In the 1930's, two organized crime groups with national connections-one Italian, one Lebanese-reached an accommodation regarding a division of activity.  A committee would handle disputes between the parties.  Jimmy Michaels led the Lebanese contingent.  Through marriage, Michaels was related to a number of politicians of Lebanese descent.  His sister married Martie "Murph" Aboussie, a longtime 9th ward committeeman.  (source:  St. Louis Politics:  The Triumph of Tradition)
Lebanese gangs?  I learn something new with every one of these blog posts...

Aboussie was laid to rest at Resurrection Cemetery in suburban South County.

The sign commemorating Martie "Murph" Aboussie is rather vague on his actual accomplishments, rather characterizing his time as a servant of the common man and a friend to youth.  See for yourself: 



While the city website claims walking trails and a water fountain, I found neither.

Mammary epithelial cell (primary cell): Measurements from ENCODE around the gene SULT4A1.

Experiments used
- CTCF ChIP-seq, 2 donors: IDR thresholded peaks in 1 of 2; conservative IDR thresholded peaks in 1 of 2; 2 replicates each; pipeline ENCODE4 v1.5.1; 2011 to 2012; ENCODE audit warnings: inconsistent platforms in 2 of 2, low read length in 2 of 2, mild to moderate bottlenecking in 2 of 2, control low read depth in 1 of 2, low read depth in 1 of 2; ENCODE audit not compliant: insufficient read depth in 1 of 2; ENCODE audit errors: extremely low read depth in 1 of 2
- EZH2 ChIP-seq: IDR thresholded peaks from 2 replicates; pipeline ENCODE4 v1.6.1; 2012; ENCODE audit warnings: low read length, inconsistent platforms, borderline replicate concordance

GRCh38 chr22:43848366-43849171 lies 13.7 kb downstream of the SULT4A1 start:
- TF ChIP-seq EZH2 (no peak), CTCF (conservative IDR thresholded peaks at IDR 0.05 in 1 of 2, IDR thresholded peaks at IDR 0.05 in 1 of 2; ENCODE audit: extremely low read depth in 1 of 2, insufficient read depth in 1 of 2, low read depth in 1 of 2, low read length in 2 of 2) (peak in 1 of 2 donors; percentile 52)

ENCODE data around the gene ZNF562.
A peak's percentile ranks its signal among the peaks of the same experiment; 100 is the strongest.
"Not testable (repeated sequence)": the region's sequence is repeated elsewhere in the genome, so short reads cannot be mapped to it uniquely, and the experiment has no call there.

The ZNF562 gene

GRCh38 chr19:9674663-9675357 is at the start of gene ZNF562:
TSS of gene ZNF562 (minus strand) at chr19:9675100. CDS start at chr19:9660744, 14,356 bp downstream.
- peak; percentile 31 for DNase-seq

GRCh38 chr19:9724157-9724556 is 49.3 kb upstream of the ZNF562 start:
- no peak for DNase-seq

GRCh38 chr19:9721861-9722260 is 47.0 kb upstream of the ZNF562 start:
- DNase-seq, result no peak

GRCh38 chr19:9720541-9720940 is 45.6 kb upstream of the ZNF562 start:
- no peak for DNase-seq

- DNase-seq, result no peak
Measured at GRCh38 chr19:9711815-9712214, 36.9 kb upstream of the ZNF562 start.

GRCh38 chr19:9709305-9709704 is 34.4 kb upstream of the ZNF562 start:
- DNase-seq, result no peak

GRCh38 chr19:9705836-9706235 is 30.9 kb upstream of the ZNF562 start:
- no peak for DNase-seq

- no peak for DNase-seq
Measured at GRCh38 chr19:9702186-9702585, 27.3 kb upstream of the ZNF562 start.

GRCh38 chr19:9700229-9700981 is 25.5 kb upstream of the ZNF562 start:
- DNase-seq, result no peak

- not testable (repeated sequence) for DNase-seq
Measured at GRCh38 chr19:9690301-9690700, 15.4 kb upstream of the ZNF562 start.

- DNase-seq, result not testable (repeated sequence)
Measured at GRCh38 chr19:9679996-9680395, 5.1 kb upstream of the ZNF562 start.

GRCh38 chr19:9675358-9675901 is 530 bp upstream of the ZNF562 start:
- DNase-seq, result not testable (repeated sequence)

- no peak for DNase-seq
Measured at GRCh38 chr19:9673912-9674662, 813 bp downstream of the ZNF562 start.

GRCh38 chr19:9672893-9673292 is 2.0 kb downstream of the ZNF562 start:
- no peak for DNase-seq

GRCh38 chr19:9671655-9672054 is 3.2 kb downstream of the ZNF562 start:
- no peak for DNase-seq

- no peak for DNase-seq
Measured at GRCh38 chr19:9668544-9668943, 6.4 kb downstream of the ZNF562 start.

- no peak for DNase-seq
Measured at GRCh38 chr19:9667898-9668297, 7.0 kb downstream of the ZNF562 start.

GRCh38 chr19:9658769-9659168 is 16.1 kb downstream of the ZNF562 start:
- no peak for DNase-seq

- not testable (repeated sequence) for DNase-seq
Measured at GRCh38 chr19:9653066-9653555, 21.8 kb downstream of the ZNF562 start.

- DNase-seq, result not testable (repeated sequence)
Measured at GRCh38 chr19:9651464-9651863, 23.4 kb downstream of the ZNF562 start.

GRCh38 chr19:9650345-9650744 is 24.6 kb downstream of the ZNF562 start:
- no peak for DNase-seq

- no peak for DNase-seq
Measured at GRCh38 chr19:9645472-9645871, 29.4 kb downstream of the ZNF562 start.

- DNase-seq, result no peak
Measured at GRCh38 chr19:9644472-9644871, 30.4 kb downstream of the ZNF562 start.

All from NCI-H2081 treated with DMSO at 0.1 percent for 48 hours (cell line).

What this park does provide is an area to walk the dog, a place to sit/rest and a small set of trees and shrubs to attract birds and other small wildlife.  One thing you can't help but notice while walking in the park was the smells of coniferous trees and perennial flowers meshing with the smells of barley from the ABI brewery...another great organic scent...one truly unique to this part of town.  The narrow strip of land is too small for building, so this park seems a very appropriate use of this space.

The park has several nice benches and logically placed trash cans.  There are bike racks to secure your bike (although I'm not sure why, as the park is so small you could see your bike from anywhere in the park).





My favorite element of the park was the iron work that someone installed in and around the center circle in the park.  Circles of various sizes that ring the plantings, and the center area is surrounded by semi-circle iron bars.






On the day of my visit, the park was almost completely free of trash and the grass was mowed.  Since this park is not large enough for sports or other recreation, there are only minor things I'd change.  This would include replacing the many dead burning bushes along the I-55 fence.